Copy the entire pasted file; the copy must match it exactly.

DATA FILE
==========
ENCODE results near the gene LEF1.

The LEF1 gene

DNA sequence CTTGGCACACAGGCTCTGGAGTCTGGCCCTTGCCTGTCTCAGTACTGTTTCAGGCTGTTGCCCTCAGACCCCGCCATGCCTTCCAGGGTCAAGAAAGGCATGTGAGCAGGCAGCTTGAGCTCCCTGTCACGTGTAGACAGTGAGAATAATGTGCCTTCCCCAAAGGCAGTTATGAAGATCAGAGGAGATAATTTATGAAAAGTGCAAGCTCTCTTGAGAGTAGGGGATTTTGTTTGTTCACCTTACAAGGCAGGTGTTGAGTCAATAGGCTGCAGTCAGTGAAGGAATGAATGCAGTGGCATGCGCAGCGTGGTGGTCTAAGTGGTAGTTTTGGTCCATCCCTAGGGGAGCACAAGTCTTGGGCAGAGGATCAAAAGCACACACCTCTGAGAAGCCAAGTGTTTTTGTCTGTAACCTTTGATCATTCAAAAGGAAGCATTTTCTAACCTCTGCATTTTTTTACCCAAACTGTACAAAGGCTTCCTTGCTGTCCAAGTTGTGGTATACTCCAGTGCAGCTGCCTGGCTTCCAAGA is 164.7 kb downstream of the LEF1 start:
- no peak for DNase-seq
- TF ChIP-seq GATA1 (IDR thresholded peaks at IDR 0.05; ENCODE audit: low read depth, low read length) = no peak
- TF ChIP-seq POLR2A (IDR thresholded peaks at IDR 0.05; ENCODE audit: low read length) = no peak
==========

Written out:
ENCODE results near the gene LEF1.

The LEF1 gene

DNA sequence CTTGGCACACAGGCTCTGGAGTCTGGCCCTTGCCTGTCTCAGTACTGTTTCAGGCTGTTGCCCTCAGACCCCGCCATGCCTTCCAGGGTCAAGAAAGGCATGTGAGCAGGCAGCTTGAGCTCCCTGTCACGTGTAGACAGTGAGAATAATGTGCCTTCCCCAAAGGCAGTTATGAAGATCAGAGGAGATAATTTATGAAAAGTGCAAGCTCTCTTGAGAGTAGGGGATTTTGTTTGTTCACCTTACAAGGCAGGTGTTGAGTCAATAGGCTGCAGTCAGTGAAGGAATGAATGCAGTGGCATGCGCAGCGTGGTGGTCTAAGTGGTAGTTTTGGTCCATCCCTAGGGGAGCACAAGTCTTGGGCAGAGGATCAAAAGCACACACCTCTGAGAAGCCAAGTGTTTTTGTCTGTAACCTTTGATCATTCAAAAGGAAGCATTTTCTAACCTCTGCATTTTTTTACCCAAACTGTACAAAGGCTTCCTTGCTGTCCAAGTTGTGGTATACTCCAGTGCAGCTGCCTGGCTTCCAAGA is 164.7 kb downstream of the LEF1 start:
- no peak for DNase-seq
- TF ChIP-seq GATA1 (IDR thresholded peaks at IDR 0.05; ENCODE audit: low read depth, low read length) = no peak
- TF ChIP-seq POLR2A (IDR thresholded peaks at IDR 0.05; ENCODE audit: low read length) = no peak